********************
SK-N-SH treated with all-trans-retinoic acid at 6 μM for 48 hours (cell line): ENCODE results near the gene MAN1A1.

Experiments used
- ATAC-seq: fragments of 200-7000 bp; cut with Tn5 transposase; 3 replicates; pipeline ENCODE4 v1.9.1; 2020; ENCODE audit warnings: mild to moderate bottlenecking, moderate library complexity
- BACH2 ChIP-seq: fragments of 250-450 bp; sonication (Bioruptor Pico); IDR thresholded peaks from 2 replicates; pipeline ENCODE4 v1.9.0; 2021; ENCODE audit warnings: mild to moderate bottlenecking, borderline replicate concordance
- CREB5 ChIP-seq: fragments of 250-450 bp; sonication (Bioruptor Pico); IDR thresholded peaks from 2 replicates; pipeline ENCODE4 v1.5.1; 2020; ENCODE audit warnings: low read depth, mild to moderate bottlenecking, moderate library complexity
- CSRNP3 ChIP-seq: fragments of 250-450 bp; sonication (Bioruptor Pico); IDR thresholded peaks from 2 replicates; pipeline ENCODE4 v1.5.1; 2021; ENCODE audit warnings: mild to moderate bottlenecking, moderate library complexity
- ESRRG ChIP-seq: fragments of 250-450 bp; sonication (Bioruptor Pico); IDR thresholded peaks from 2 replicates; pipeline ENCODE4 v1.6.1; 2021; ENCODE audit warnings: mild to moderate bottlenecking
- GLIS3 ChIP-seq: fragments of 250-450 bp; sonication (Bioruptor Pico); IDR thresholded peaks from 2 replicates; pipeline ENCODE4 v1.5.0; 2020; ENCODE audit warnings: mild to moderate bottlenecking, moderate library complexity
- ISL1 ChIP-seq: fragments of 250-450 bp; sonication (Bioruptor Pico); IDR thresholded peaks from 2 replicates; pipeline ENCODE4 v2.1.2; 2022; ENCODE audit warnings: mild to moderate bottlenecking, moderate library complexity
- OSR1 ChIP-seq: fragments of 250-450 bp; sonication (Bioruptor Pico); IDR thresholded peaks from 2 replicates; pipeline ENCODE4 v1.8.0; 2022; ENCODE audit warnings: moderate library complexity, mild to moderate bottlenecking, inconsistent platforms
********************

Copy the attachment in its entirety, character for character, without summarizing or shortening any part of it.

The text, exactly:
SK-N-SH treated with all-trans-retinoic acid at 6 μM for 48 hours (cell line): ENCODE results near the gene MAN1A1.

Experiments used
- ATAC-seq: fragments of 200-7000 bp; cut with Tn5 transposase; 3 replicates; pipeline ENCODE4 v1.9.1; 2020; ENCODE audit warnings: mild to moderate bottlenecking, moderate library complexity
- BACH2 ChIP-seq: fragments of 250-450 bp; sonication (Bioruptor Pico); IDR thresholded peaks from 2 replicates; pipeline ENCODE4 v1.9.0; 2021; ENCODE audit warnings: mild to moderate bottlenecking, borderline replicate concordance
- CREB5 ChIP-seq: fragments of 250-450 bp; sonication (Bioruptor Pico); IDR thresholded peaks from 2 replicates; pipeline ENCODE4 v1.5.1; 2020; ENCODE audit warnings: low read depth, mild to moderate bottlenecking, moderate library complexity
- CSRNP3 ChIP-seq: fragments of 250-450 bp; sonication (Bioruptor Pico); IDR thresholded peaks from 2 replicates; pipeline ENCODE4 v1.5.1; 2021; ENCODE audit warnings: mild to moderate bottlenecking, moderate library complexity
- ESRRG ChIP-seq: fragments of 250-450 bp; sonication (Bioruptor Pico); IDR thresholded peaks from 2 replicates; pipeline ENCODE4 v1.6.1; 2021; ENCODE audit warnings: mild to moderate bottlenecking
- GLIS3 ChIP-seq: fragments of 250-450 bp; sonication (Bioruptor Pico); IDR thresholded peaks from 2 replicates; pipeline ENCODE4 v1.5.0; 2020; ENCODE audit warnings: mild to moderate bottlenecking, moderate library complexity
- ISL1 ChIP-seq: fragments of 250-450 bp; sonication (Bioruptor Pico); IDR thresholded peaks from 2 replicates; pipeline ENCODE4 v2.1.2; 2022; ENCODE audit warnings: mild to moderate bottlenecking, moderate library complexity
- OSR1 ChIP-seq: fragments of 250-450 bp; sonication (Bioruptor Pico); IDR thresholded peaks from 2 replicates; pipeline ENCODE4 v1.8.0; 2022; ENCODE audit warnings: moderate library complexity, mild to moderate bottlenecking, inconsistent platforms